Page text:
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Food producers were up in arms this week when the American Journal of Clinical Nutrition released a study that said organic food offers no more nutritional value than traditional food options.
The survey, commissioned by the British Food Standards Agency, reviewed more than 150 reports conducted over the last 50 years. The findings will be published in AJCN’s September issue.
The Organic Center (TOC), a Boulder, Colo.-based association dedicated to increasing the awareness and demand of organically grown food, denounced the study’s findings.
“We strongly refute the claim made by Dr. Alan Dangour and his U.K. colleagues that the nutritional benefits of organic food are 'not important,’” said a statement from the TOC.
The organic market has been on the rise for the past several years, as consumers seek to adopt more healthy lifestyles. The Greenfield, Mass.-based Organic Trade Association reported in May 2009 that 2008 U.S. organic food sales reached $22.9 billion, a 15.8 percent increase from the prior year.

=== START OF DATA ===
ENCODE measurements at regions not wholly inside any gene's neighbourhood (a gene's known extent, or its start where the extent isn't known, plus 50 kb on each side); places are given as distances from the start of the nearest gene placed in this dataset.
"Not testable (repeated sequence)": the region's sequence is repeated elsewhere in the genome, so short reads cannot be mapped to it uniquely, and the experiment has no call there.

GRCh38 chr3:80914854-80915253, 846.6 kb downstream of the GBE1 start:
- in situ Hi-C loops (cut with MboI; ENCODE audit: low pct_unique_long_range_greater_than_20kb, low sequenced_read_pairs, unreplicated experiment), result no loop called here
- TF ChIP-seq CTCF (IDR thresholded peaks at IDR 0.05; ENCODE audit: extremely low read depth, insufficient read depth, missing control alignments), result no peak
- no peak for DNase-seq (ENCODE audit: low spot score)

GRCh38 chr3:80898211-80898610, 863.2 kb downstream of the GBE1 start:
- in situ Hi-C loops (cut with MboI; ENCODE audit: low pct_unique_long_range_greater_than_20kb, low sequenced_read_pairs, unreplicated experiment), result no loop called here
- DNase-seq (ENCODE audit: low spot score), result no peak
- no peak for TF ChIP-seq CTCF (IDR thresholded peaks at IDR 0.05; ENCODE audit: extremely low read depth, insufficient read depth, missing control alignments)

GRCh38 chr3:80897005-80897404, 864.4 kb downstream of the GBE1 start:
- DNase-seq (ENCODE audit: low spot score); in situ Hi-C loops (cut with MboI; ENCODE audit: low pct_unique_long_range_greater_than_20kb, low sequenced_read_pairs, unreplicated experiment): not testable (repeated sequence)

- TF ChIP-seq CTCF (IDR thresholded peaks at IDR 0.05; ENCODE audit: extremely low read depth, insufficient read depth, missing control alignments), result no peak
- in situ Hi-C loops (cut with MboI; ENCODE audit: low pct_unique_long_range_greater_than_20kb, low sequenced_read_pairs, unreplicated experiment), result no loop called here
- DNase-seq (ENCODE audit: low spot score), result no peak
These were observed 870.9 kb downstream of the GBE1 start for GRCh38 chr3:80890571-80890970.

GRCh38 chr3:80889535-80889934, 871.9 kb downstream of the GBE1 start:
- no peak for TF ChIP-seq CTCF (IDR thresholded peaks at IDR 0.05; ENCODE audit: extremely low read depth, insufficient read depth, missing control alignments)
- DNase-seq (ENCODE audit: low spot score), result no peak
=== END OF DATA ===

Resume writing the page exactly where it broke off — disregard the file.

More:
The TOC strongly criticized the fact that none of the reports included research on the effects of pesticides. Additionally, the FSA failed to take into account the differences in the levels of key polyphenols and antioxidants, according to the TOC. Finally, the TOC said that the agency did not use “stringent guidelines to determine whether the studies are scientifically valid.”
In March 2008, a TOC report that found organically produced food contained 25 percent higher quantities of 11 nutrients.